Comment I recently posted on Counter-Currents under the essay, Christmas & the Yuletide: Light in the Darkness:
Two men were wandering when they came across a strange signboard which said, ‘We Teach the Learned How to Learn’.
The men were puzzled. Anyhow, they followed the directions and reached the spot where they saw an old man surrounded by his young students. The men calculated that that old man must be the one they were concerned with. They uttered the greetings and shared their amazement and curiosity. In order to quench their thirst, the old man decided to conduct a little demonstration. He inquired one of them if he could identify the thing standing just across from where they were all sitting. The man replied emphatically that that was a tree.
The old man said, “Did it itself give you this introduction of itself?”
Perplexed, the man said, “How can it be possible? It is a description I bestowed on it.”
The old man said, “When each and every element of its account emanates from the name you confer on it then how can you say that whatever you know is what the object truly is? It means that you had a certain conception of this thing and upon encountering it you enshrouded it with that conception. How can you claim to know it?
Remember, our being also gets mingled with our sense data and abstractions which cripple our claims of knowledge. Our being blocks our perception. And, therefore, we need illumination to overcome this darkness.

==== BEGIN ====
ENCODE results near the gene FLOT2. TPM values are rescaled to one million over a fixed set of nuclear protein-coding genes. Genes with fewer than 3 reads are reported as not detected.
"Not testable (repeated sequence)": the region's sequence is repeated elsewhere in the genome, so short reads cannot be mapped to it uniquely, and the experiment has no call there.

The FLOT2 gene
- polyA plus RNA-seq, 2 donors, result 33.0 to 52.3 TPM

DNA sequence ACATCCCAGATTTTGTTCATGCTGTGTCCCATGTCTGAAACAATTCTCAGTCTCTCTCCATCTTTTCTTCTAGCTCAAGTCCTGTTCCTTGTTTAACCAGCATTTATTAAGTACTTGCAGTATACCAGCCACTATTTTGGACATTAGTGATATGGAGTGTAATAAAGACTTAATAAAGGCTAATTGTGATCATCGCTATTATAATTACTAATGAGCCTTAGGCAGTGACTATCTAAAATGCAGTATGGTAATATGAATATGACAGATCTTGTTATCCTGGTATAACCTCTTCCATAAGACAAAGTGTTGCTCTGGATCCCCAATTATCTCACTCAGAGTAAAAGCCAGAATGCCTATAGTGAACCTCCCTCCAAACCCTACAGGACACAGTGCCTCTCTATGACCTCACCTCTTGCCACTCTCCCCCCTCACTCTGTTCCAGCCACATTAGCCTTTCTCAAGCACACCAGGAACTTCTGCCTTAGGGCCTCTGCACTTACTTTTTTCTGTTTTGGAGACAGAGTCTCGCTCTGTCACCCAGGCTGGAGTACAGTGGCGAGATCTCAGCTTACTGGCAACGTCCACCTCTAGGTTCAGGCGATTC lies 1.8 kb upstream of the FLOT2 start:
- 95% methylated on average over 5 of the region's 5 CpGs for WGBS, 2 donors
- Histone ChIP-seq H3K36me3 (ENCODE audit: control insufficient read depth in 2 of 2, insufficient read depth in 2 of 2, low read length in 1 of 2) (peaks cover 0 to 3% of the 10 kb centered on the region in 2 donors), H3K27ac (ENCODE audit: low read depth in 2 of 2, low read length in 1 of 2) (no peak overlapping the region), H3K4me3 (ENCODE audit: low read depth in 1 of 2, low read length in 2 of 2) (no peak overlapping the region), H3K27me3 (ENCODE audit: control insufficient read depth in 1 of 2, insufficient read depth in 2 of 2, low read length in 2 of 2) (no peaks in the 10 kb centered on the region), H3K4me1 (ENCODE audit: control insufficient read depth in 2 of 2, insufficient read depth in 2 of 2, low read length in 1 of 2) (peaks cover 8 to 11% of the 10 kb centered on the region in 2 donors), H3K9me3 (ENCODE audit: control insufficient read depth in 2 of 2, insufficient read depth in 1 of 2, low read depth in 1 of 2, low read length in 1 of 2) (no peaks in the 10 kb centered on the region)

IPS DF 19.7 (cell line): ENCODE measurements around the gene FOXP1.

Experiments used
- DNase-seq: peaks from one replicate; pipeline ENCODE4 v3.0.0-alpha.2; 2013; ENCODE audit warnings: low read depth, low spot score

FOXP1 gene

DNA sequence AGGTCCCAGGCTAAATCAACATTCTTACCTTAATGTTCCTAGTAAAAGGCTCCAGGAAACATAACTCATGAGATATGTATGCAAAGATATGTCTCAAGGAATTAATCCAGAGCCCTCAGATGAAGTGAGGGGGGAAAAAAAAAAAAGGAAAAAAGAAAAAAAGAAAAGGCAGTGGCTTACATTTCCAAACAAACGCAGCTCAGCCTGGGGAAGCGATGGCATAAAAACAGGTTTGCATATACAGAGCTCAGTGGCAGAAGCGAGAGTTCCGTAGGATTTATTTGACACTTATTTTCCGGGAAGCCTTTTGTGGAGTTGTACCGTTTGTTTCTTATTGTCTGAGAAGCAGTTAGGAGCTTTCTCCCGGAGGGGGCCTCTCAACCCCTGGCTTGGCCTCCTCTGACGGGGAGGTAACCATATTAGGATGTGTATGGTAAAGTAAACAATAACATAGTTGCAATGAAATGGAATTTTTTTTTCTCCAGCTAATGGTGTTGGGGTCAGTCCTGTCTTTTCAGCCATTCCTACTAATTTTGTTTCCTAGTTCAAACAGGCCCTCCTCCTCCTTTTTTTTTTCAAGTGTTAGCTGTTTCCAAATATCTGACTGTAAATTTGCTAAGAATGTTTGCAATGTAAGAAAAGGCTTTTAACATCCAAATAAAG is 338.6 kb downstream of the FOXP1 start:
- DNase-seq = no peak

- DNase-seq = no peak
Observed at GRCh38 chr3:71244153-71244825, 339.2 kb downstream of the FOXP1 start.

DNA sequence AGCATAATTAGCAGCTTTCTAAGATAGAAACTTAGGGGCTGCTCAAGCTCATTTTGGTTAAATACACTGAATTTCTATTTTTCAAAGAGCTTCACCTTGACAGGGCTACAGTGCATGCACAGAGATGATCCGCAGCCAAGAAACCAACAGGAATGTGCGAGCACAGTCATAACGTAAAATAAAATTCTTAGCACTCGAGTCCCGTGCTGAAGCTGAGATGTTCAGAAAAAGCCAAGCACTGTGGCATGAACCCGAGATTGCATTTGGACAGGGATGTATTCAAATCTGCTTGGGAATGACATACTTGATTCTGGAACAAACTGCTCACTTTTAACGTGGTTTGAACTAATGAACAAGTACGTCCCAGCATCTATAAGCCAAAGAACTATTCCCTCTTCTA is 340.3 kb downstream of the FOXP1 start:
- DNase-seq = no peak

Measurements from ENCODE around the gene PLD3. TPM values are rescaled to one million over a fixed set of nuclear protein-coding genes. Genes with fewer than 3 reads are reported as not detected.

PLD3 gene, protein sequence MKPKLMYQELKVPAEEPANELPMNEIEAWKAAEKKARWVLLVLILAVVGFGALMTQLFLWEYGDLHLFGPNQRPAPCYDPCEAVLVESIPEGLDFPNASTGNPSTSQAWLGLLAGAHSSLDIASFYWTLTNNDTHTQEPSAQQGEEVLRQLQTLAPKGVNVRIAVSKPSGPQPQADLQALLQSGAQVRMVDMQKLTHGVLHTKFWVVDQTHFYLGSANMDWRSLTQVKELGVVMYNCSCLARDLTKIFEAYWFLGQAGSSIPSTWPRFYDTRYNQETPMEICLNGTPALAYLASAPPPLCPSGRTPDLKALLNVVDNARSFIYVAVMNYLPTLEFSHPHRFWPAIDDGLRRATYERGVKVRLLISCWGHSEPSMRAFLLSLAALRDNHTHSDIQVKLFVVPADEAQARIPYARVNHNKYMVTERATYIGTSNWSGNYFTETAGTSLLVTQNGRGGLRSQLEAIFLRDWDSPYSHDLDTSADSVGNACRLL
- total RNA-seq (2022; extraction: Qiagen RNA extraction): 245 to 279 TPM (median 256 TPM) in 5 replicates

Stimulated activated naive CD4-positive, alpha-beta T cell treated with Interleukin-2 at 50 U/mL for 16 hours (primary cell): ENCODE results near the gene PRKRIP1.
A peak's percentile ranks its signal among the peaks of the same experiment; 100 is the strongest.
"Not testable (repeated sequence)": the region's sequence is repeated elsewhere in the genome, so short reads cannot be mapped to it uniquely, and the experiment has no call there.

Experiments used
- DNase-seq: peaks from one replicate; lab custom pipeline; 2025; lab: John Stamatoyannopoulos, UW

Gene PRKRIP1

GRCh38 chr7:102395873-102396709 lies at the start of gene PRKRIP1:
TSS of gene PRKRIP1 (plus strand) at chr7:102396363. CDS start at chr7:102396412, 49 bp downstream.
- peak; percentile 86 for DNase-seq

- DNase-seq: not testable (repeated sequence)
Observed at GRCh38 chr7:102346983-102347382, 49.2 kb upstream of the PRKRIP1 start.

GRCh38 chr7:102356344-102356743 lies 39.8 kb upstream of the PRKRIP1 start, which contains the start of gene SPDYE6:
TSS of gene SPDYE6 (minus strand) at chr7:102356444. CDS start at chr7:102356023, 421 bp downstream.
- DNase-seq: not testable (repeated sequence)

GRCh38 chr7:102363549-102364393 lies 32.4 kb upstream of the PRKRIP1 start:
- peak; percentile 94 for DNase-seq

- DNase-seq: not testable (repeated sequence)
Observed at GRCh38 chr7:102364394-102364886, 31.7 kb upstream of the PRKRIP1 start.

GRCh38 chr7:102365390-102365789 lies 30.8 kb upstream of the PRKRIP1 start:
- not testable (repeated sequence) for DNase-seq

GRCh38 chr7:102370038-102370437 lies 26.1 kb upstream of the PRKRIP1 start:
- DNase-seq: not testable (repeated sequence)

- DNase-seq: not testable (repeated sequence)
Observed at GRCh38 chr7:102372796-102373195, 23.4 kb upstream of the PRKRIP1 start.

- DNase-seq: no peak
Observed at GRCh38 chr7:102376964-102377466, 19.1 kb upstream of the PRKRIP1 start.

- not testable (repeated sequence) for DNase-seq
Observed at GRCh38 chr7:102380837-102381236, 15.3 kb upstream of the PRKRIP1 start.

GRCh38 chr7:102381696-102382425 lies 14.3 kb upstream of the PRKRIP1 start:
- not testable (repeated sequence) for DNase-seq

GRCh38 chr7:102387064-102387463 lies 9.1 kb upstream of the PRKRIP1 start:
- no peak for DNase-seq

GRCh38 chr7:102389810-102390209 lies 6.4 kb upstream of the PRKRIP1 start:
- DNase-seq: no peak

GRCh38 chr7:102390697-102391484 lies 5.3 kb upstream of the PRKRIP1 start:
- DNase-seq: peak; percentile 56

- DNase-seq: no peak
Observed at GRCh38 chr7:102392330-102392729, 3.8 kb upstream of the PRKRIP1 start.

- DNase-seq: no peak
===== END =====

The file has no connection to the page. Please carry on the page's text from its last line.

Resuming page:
So, what is knowledge?
Knowledge is the cognizance we attain when we discern things under the divine light of the All-Knowing (Al-Alim, one of the attributes of Allah Almighty).
A misalignment between ontology and epistemology will not generate awareness but vacuous conceptual impositions on things.
Note: This is NOT a literal translation. The original expressions may lose their core if they are subjected to word to word translation.
Some standard definitions of ‘dreaming’ are as follows:
“something which one seems to see or experience during asleep”
“a dream is an imaginary series of events that you experience in your mind while your are asleep.”
Likewise, some standard definitions of ‘sleep’ are as follows:
“rest in a state of natural unconsciousness.”
“sleep is the natural state of rest in which your mind and body are inactive and unconscious.”
Now, compare the two set of definitions.
If the mind [which is consciousness] is ‘inactive’ and ‘unconscious’ when I am asleep, how does ‘experience’ take place in an entity which is by definition is in a state of unconsciousness?
Since experience and seeing imply consciousness, what is this unconscious seeing that occurs in dreaming?
Who dreams when I am asleep?
What is this realm?
What is this ‘I’?
How many I’s are there?
The meltdown will continue…unless there is a recognition that it was a mistake to apply the vocabulary of physics to matters that are and will remain metaphysical.